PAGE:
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Enermax ETS-N30-HE CPU Cooler Review

By: Chad Sebring | CPU Air Coolers in Cases, Cooling & PSU | Posted: May 12, 2014 3:35 am
TweakTown Rating: 94%Manufacturer: Enermax

Final Thoughts


First of all, we have to look at this review in a certain perspective to really appreciate what the Enermax ETS-N30-HE really brings to the market. Of course, when you want a thin single tower cooler, most people gravitate to the Xigmatek lineup, as they are somewhat affordable and usually perform well. If you are really budget-conscious, or have no intentions of overclocking your system, the standby has always been the Hyper 212 series from Cooler Master.


Well, the day has come to where the Hyper 212 is no longer the only budget-friendly solution capable of handling the rigors of what most systems will dish out with ease, and has the potential for some mild overclocking without the need to envelope the top half of your system with a mammoth air cooler or some $100 AIO.


While we can't deny the cost efficiency of this design, we feel you are getting your

dollars' worth; plus a little bit more. With this design, you are getting the performance level of most 120mm solutions to offer HDT and a single fan. The bonus here is that most of those coolers are 165mm tall, and here with the Enermax cooler, we have only 135mm of height to deal with, so thinner mid-towers and some of the Mini-ITX cases can also benefit from a cooler like this -especially versus the stock cooling options.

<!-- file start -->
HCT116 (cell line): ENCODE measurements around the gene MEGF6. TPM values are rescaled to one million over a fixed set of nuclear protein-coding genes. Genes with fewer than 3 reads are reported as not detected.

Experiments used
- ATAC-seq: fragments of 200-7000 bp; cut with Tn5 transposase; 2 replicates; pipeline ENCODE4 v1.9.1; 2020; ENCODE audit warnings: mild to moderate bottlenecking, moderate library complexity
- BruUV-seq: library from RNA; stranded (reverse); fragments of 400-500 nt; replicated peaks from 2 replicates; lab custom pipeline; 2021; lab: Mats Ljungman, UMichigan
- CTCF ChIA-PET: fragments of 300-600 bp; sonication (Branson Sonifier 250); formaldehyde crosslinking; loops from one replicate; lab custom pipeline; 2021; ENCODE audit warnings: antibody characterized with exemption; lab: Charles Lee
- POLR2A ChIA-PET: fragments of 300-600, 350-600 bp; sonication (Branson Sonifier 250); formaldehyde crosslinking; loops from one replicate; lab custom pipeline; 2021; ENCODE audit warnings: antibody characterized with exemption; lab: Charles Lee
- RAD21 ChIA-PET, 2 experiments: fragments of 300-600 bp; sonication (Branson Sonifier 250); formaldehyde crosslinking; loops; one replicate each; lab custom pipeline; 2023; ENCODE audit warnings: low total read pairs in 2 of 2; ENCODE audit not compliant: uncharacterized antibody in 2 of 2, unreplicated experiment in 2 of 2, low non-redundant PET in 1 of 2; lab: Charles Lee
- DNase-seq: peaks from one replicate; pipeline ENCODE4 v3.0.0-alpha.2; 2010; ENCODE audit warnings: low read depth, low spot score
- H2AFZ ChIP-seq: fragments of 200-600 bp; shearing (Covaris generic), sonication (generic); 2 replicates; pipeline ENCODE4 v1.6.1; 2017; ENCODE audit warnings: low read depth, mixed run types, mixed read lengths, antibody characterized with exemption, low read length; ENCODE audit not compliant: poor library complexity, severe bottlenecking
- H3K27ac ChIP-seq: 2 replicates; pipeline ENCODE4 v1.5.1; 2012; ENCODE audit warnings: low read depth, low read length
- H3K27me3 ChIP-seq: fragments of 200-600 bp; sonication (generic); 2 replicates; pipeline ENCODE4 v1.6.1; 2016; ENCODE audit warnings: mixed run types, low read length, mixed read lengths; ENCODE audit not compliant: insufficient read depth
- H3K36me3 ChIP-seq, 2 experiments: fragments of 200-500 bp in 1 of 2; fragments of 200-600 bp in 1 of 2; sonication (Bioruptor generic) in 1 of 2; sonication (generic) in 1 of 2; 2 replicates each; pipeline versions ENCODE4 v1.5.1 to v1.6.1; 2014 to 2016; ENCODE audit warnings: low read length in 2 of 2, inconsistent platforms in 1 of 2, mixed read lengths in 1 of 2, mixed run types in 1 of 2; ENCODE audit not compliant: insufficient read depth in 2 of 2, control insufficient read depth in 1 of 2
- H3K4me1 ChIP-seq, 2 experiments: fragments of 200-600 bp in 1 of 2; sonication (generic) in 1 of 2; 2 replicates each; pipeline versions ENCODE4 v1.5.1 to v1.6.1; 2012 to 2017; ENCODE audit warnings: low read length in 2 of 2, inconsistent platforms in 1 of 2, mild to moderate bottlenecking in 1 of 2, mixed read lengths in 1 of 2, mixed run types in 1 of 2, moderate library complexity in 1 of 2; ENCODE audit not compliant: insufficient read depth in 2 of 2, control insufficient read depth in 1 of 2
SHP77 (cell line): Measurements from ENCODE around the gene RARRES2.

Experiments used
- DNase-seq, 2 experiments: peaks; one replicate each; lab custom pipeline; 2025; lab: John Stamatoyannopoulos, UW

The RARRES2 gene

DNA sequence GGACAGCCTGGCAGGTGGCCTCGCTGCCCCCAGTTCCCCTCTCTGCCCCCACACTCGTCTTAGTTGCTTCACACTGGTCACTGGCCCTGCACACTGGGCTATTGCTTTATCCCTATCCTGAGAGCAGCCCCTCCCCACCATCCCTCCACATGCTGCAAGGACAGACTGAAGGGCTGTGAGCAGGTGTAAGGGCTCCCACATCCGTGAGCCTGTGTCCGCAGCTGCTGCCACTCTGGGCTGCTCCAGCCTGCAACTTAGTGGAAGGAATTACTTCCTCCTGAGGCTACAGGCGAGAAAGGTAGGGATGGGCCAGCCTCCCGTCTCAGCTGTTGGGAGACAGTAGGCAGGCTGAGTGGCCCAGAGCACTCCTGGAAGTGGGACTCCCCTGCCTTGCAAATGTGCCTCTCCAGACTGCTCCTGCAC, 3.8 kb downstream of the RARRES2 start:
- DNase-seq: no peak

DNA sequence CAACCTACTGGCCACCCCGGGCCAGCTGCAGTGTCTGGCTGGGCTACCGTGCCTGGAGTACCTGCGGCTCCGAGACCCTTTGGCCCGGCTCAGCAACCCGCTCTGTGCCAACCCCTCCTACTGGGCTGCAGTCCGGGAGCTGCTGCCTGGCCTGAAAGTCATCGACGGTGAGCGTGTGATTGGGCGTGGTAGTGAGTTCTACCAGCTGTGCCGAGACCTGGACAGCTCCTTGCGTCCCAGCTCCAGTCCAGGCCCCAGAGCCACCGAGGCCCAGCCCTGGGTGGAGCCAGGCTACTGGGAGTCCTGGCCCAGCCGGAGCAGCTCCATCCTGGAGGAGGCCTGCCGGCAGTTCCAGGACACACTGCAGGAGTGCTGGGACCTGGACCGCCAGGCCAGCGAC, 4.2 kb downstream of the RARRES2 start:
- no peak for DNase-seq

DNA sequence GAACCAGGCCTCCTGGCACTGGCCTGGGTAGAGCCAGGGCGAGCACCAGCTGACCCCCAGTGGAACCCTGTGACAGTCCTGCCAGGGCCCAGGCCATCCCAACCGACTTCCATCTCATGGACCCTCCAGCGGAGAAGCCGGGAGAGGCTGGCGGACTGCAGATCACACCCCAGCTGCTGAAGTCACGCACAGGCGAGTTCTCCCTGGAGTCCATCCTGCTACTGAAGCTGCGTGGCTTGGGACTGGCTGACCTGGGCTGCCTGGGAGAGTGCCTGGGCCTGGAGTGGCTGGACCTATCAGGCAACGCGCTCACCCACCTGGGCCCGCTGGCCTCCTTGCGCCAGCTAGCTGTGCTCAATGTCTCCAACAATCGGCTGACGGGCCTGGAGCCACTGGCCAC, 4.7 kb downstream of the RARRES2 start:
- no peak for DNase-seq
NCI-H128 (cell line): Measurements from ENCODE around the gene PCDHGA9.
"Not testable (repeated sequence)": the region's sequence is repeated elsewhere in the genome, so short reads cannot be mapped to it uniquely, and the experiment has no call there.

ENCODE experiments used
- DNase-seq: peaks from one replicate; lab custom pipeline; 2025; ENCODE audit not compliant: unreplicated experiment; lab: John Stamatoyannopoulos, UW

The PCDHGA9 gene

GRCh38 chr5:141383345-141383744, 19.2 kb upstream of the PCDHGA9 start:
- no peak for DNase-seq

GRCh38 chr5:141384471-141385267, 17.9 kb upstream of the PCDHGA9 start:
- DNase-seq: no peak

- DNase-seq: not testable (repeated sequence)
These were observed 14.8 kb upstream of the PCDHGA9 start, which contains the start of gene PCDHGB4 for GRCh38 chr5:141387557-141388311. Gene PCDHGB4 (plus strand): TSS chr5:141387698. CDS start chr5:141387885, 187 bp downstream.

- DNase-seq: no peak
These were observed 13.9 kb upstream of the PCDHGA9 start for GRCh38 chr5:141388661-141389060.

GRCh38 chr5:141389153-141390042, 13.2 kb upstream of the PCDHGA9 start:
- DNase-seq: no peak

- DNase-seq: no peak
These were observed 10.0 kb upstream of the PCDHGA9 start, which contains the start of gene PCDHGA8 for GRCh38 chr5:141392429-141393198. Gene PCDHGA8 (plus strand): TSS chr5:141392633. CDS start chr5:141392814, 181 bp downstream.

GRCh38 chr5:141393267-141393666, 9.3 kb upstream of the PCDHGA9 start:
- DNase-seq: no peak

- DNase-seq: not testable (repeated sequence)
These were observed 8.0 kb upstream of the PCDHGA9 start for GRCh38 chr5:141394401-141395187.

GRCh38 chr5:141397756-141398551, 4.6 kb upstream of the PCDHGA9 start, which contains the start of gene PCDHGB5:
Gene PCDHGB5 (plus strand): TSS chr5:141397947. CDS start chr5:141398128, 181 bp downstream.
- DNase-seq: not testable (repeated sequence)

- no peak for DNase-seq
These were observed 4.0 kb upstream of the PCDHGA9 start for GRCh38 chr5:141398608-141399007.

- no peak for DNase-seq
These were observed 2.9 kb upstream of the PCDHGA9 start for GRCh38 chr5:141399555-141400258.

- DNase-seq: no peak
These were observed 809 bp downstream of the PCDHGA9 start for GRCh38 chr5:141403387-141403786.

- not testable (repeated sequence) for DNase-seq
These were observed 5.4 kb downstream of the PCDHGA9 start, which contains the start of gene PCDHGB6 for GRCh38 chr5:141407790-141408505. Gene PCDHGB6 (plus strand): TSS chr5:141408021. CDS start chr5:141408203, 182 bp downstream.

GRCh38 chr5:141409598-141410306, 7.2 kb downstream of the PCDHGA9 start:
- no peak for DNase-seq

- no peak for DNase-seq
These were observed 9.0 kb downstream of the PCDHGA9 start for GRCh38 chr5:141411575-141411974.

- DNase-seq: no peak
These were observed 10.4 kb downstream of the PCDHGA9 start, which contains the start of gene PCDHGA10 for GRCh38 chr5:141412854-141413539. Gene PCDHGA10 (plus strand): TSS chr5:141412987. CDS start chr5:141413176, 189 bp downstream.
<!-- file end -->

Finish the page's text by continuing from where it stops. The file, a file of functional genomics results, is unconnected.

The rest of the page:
Let's be honest here: this cooler is not what you want if you are in a point's race at HWBot. That was never the intention at Enermax either. The idea was to make a compact, single tower cooler that is capable of replacing the stock cooler with less noise involved. They also took this design a bit further and added in tricks of the trade like fins with deformations to help with the air flow, venting to help direct the air, and closing off the sides to keep that limited air flow in the cooler and removing heat. On top of that, this cooler crosses over for many applications, from gamers on a budget, right into an HTPC; even in a rig like ours, where we fully expected it to fail, it was able to come out the other end, and while warm, it was capable of even more punishment.


For the mere cost of $25, I don't see any way we could have expected more, or been more impressed with the amount of cooling potential that can be had in such a compact design.



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